VFACTS June: Toyota Rampant, VW Shirtfronted, Business Sales Up Photo:
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Tim O'Brien | Jul, 04 2013 | 7 Comments

SALES OVERVIEW: Toyota Rampant, Hilux Dominates.

So, who reigns supreme in new car sales for June 2013? No surprises here.

According to VFACTS sales figures supplied by the Federal Chamber of Automotive Industries (FCAI), the company that has sold one-in-five Australian cars for the past 25 years, Toyota, continues to dominate the market.

Will it ever be bested within these shores? For the foreseeable future, probably not.

While some marques do well in one or two segments, Toyota sits at or near the top in nearly every one - from small cars, to sports, to 4X4 utes, to the largest SUVs.

In a total market that was up 5.5 percent for June, and up 4.7 percent for 2013 year-to-date (TYD), Toyota with 22,160 sales for June, and 106,110 sales YTD, was up 2.4 percent for June and up 0.1 percent YTD.

It may not have recorded the growth of the total market, but it outsold its nearest competitor Holden by better than two-to-one.

Top ten new vehicle sales for June, listed by marque:

  1. Toyota: 22,160 sales ? 2.4 percent on June sales 2012
  2. Holden: 10,483 sales, ? 1.4 percent
  3. Hyundai: 9914 sales, ? 2.5 percent
  4. Ford: 9687 sales, ? 6.0 percent
  5. Mazda: 9567 sales, ? 0.3 percent
  6. Mitsubishi: 9257 sales, ? 42.5 percent
  7. Nissan: 9165 sales, ? 10 percent
  8. Volkswagen: 5220 sales, ? 19.0 percent
  9. Honda: 5061 sales, ? 22.4 percent
  10. Subaru: 4119 sales, ? 0.4 percent.

Noteworthy is the tight battle going on for the middle placings, occupied by Hyundai, Ford, Mazda, Mitsubishi and Nissan.

For its fortunes, Mitsubishi can thank the Triton 4X4 and 4X2, which together notched up 3456 sales for June - accounting for more than a third of Mitsubishi’s total sales for the month.

And Mazda, though still strong (and its CX-5 absolutely dominating the medium SUV segment), is waiting desperately on the new Mazda3.

The 3 is clinging by its fingernails to second spot in the small car segment with 3672 sales, but now beaten by the Corolla, with 4196 sales, and closely challenged by Hyundai i30 with 3664 sales.

Local manufacturing brands, Toyota, Holden, and Ford are doing well overall. However, the scoreboard for their locally-built models does not look especially bright.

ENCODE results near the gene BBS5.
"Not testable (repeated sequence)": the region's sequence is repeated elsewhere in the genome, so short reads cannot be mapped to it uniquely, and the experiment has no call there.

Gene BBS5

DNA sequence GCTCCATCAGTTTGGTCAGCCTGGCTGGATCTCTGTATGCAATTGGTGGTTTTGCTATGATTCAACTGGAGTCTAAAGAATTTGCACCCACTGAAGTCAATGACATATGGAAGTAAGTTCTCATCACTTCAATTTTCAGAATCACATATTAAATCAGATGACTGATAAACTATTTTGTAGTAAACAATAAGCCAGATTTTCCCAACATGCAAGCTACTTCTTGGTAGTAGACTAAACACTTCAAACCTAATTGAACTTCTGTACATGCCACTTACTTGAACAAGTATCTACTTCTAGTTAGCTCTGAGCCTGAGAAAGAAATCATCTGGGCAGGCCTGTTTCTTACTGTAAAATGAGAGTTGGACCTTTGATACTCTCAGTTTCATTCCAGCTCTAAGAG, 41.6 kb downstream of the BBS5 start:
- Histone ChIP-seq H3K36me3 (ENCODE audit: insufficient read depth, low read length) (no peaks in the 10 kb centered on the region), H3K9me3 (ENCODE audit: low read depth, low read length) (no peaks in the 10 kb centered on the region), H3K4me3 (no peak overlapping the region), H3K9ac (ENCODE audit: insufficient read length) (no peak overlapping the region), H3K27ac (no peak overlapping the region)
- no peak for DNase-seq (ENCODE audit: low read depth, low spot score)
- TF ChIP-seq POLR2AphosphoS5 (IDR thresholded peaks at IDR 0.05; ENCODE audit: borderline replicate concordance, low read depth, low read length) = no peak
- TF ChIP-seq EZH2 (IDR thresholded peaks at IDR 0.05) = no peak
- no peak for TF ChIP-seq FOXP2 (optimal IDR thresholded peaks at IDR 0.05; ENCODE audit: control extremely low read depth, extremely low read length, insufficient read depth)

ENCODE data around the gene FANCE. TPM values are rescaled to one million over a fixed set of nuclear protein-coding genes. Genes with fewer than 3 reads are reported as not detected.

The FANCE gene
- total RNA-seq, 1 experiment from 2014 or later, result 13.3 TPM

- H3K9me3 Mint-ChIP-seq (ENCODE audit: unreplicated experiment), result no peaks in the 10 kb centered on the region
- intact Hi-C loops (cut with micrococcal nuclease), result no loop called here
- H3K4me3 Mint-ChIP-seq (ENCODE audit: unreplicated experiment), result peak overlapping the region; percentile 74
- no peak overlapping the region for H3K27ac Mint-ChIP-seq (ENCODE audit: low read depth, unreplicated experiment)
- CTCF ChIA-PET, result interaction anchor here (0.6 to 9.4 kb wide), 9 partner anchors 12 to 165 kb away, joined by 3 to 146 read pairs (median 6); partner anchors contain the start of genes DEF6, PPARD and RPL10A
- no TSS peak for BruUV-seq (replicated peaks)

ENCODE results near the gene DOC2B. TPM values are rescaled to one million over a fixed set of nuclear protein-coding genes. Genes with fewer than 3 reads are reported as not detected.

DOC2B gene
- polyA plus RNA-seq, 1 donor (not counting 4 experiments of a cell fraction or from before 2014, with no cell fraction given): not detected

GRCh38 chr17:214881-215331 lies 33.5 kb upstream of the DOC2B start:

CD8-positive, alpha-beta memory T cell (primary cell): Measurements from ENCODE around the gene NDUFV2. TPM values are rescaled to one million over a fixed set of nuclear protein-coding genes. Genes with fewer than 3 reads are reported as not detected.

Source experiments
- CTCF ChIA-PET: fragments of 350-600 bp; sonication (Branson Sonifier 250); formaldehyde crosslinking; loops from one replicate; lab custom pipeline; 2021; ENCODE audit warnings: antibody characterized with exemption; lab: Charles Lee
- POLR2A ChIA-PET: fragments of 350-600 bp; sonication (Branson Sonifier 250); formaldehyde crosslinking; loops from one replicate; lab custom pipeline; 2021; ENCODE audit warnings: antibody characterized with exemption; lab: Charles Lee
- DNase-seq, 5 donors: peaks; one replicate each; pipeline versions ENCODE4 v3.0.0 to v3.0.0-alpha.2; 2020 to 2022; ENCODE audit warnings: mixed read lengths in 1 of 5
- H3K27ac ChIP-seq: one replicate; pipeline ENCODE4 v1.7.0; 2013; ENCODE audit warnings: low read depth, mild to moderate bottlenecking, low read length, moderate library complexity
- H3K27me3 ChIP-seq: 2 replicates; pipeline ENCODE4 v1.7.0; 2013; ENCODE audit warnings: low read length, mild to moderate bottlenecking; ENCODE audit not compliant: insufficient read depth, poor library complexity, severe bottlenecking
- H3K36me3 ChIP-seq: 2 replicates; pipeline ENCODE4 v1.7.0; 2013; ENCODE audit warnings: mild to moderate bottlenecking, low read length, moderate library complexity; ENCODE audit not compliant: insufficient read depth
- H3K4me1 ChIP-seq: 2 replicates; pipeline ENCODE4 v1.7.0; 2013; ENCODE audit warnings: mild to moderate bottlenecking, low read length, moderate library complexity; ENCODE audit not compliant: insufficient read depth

Mazda's CX-5 remains Australia's favourite midsized SUV.
Mazda's CX-5 remains Australia's favourite midsized SUV.

New vehicle sales for June of locally manufactured cars, listed by model:

  1. Toyota Camry: 2652 sales, ? 15.2 percent on June sales 2012
  2. Holden Cruze: 2378 sales, ? 22.2 percent
  3. Holden Commodore: 2144 sales, ? 21.8 percent
  4. Ford Territory: 1574 sales, ? 12.6 percent
  5. Ford Falcon: 1169 sales, ? 18.3 percent
  6. Ford Falcon Ute: 620 sales, ? 0.2 percent
  7. Toyota Aurion: 595 sales, ? 28.3 percent
  8. Holden Ute: 343 sales, ? 60.3 percent

Our locally manufactured models managed total sales for June of 11,475 units.

However, by way of depressing contrast, Toyota’s rampant Hilux ute alone (4X4 and 4x2 models combined) managed 4931 sales – approaching half the combined total sales of all of our home-grown cars.

Of course, a new Commodore – a very, very good one as it happens – will refresh those sales figures in July, as will a vastly improved, price competitive and quite potent new 1.6 litre turbo Cruze.

(And, it has to be said, Falcon, Territory and Falcon ute, though down, have held up surprisingly well despite the May announcement - as has Ford generally, Ranger and Focus are up 28.6 and 34.5 percent respectively.)

Those bright spots aside, and a Camry that continues to hold its own, it’s hard to see a future in a market that places little value on old loyalties and has moved on from ‘the Australian car’.

Can the VF Commodore give Holden a boost?
Can the VF Commodore give Holden a boost?

Volkswagen shirtfronted: “j’accuse” campaign guillotines Golf, Passat and Jetta